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/**
\defgroup module_glload GL Load

The OpenGL Loading Library (GL Load) is the Unofficial OpenGL SDK library for initializing OpenGL's functions. Because of the nature of how OpenGL is implemented, it is necessary to fetch function pointers from OpenGL implementations, rather than simply statically linking to a library. The GL Load library exists to automate this process and make it simple.

The GL Load library is distributed under the <a href="http://www.opensource.org/licenses/MIT">MIT License</a>.

@section glload_headers GL Load Headers

The GL Load library provides a number of header files. To include them, simply put the
glload/include directory in your build system's include path. It also comes with
a static library which needs to be built. Build the static library as part of the
SDK's build process, and link to them as is normal for your build system.

There are two interfaces for GL Load: the C interface and the C++ interface. Files that end in <tt>.hpp</tt> are for C++, and files that end in <tt>.h</tt> are for C. C++ programs can freely include and use the C interface files.

All header files except <tt>glload/gll.h</tt> and <tt>glload/gll.hpp</tt> expose OpenGL functions or functions in WGL/GLX. For regular OpenGL functions, you need to include one of the headers of the form <tt>glload/gl_*.h</tt> or <tt>.hpp</tt>, where * is the version of OpenGL that you are coding against. For example, <tt>glload/gl_3_3.h</tt> represents the header for OpenGL version 3.3. There are also <tt>_comp</tt> verisons. For example: <tt>glload/gl_3_3_comp.hpp</tt> includes the C++ headers for the OpenGL 3.3 compatibility profile.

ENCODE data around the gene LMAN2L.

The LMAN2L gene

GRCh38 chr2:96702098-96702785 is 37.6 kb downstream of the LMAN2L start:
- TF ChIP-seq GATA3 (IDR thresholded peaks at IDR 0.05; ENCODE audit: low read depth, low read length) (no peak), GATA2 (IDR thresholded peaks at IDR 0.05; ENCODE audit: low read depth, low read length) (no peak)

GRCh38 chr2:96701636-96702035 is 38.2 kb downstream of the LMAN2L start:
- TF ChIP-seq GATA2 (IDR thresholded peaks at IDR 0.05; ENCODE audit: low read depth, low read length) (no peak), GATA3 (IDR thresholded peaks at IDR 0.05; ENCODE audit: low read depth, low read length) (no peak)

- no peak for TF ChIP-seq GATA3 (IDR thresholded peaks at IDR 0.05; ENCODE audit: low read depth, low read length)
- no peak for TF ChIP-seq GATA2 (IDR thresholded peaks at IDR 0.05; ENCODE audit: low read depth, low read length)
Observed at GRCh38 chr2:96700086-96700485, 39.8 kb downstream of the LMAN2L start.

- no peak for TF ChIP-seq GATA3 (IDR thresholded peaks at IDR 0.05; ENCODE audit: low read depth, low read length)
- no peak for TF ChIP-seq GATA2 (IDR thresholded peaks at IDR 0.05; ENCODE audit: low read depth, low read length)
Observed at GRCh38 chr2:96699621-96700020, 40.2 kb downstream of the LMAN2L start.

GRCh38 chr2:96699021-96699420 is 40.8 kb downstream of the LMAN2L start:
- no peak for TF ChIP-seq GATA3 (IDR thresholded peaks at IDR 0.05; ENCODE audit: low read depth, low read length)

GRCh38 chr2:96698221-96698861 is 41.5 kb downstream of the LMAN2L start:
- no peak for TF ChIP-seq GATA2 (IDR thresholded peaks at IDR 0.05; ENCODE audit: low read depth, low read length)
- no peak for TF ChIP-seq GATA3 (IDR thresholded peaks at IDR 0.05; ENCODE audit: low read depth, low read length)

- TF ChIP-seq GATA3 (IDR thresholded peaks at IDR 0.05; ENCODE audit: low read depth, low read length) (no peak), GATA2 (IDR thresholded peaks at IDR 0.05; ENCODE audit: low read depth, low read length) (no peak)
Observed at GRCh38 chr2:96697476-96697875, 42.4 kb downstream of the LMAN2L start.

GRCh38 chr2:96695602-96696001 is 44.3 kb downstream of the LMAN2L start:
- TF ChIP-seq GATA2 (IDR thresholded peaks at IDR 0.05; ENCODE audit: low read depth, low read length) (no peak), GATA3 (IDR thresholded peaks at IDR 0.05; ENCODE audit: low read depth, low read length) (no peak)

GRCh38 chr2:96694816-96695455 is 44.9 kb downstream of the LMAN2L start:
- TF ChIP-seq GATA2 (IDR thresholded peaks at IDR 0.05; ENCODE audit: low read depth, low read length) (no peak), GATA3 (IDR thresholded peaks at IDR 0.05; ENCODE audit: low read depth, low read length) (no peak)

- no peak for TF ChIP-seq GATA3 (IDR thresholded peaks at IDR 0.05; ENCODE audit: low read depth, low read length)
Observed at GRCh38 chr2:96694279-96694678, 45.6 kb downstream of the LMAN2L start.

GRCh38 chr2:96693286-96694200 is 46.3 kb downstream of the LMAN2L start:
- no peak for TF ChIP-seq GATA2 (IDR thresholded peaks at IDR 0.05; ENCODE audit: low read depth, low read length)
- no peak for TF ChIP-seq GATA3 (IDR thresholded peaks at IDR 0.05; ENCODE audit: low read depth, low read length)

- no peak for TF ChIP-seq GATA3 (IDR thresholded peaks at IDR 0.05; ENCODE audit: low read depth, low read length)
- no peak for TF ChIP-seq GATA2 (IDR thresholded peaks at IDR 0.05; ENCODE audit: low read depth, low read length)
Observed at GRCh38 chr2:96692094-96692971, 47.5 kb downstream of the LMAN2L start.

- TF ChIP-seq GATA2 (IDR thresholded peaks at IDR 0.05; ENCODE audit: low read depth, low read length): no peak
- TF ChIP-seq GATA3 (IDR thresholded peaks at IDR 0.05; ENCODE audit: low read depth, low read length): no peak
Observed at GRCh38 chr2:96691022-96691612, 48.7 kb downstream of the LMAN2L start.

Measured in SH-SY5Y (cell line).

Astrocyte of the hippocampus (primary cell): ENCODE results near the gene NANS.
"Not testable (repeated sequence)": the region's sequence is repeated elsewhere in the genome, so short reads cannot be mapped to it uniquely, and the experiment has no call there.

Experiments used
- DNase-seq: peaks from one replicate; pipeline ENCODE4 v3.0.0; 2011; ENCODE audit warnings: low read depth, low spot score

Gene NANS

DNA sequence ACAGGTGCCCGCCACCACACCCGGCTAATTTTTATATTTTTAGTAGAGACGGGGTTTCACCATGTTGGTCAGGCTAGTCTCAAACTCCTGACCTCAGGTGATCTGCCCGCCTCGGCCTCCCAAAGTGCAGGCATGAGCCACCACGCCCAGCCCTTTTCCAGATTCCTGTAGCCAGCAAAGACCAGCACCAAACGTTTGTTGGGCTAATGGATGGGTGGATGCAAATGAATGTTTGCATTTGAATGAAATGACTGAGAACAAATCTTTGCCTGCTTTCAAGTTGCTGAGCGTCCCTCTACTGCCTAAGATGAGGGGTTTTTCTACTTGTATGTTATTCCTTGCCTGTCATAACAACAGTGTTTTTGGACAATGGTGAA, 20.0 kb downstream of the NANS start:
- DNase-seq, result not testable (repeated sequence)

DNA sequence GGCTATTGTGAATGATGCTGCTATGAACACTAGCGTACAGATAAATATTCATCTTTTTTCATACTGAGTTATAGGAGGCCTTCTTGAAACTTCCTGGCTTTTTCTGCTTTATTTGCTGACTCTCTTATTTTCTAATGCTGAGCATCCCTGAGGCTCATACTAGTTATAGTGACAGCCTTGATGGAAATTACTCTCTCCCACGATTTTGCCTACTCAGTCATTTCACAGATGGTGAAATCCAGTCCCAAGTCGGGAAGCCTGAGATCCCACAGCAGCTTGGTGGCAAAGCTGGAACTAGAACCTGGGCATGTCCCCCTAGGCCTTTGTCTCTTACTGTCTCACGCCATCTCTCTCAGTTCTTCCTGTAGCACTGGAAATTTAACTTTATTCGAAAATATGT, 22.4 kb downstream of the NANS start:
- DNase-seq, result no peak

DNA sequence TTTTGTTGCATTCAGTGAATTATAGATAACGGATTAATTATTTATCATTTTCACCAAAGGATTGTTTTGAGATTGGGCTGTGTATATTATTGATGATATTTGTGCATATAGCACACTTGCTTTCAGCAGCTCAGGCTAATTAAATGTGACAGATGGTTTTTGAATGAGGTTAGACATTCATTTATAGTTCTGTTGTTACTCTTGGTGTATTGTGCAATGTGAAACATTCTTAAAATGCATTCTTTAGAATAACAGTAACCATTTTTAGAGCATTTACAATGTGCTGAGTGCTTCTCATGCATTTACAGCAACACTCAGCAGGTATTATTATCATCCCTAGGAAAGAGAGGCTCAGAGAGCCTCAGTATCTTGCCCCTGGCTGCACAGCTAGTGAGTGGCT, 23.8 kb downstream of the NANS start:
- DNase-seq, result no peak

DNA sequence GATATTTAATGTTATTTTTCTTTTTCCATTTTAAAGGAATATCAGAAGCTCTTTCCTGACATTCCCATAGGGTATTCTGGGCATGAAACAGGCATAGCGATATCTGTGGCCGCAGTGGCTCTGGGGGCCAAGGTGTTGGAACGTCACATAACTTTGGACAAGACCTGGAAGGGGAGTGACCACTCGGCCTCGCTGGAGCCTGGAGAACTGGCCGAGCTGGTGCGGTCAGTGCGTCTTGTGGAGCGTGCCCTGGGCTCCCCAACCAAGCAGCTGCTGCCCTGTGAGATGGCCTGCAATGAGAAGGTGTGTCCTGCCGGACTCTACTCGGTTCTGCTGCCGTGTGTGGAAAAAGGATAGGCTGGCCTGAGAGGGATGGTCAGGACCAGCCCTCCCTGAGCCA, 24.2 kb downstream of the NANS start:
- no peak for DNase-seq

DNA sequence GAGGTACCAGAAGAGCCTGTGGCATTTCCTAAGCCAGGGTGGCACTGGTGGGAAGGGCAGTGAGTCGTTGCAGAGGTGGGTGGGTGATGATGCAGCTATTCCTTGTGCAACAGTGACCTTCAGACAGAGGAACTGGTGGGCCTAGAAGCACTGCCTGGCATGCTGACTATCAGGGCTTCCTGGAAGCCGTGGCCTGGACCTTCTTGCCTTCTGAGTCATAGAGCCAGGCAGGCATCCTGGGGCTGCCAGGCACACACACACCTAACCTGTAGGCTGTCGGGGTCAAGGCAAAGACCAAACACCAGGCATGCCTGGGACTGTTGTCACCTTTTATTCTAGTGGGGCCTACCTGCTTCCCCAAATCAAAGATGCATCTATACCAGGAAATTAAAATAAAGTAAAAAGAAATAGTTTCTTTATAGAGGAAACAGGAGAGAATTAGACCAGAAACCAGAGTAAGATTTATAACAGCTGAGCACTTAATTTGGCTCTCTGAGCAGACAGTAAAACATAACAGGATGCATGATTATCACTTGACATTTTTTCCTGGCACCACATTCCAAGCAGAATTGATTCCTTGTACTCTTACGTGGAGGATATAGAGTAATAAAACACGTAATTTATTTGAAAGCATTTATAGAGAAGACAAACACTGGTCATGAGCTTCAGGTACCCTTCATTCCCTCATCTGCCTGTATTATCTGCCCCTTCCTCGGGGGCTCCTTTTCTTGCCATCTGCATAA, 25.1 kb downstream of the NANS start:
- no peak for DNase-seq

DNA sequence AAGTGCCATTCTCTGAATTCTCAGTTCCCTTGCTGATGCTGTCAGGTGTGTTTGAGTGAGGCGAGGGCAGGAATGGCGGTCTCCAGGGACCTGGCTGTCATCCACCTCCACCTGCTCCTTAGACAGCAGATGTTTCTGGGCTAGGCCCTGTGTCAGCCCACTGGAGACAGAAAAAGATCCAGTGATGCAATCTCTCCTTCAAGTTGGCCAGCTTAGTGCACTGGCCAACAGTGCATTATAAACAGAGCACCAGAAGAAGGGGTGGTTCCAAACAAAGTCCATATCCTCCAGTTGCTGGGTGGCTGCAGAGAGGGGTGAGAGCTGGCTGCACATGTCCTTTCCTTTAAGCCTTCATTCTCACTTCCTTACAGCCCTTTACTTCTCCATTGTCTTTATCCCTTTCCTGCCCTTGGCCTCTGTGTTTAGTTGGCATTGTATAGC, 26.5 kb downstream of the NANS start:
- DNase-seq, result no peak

Regardless of version number or core/compatibility issues, all OpenGL headers contain function for every extension.

The headers <tt>glload/gl_all.h</tt> and <tt>glload/gl_all.hpp</tt> contain every function and enum definition for everything that has ever been in OpenGL, core or compatibility. The headers <tt>glload/gl_core.h</tt> and <tt>glload/gl_core.hpp</tt> contain all core functions and enums for the most recent version of OpenGL, as well as those for extensions. These will be updated as OpenGL is updated.

You should not use <tt>GL/gl.h</tt> in conjunction with these headers. Nor should it be used in conjunction with @em any other OpenGL headers (<tt>gl3.h</tt>, <tt>gl_ext.h</tt>, etc). Many OpenGL libraries, such as FreeGLUT, will include <tt>GL/gl.h</tt> for you. In those cases, make sure to include those headers \em after the GL Load headers.

Also, for each source file, you should pick @em one GL Load header and include only that. A single source file should not include both <tt>glload/gl_3_3_comp.hpp</tt> and <tt>glload/gl_4_2.hpp</tt>, for example.

It \em is allowable to include different headers in different source files. The GL Load initialization process will load the available entrypoints, so which functions are loaded is independent of the header included. So, if your implementation supports 3.3, you can freely use a 2.1 header in one source file, and a 3.2 header in another. Attempting to use a 4.2 header if the implementation only supports 3.3 is asking for trouble.

For WGL or GLX extensions, there are <tt>glload/wgl_all.h</tt> and <tt>glload/glx_all.h</tt>, as well as <tt>.hpp</tt> versions. These provide the extensions for these APIs, but not the non-extension functions. So unlike regular OpenGL, you will still need to include <tt>GL/glx.h</tt> and <tt>wgl.h</tt>.

@section glload_initialization Initialization

The headers themselves are not useful unless GL Load has been initialized. That is, you @em cannot call any function or use any variable in these headers until GL Load has been initialized.

GL Load relies on mechanisms that are part of OpenGL to function. Therefore, you must have a valid OpenGL context that has been made current before you can initialize GL Load.

The headers that contain the functions to initialize GL Load are <tt>glload/gl_load.h</tt> and <tt>glload/gl_load.hpp</tt>. These are the C and C++ interfaces to GL Load initialization. If you want to use the C++ API, you should use the C++ interface, and vice-versa.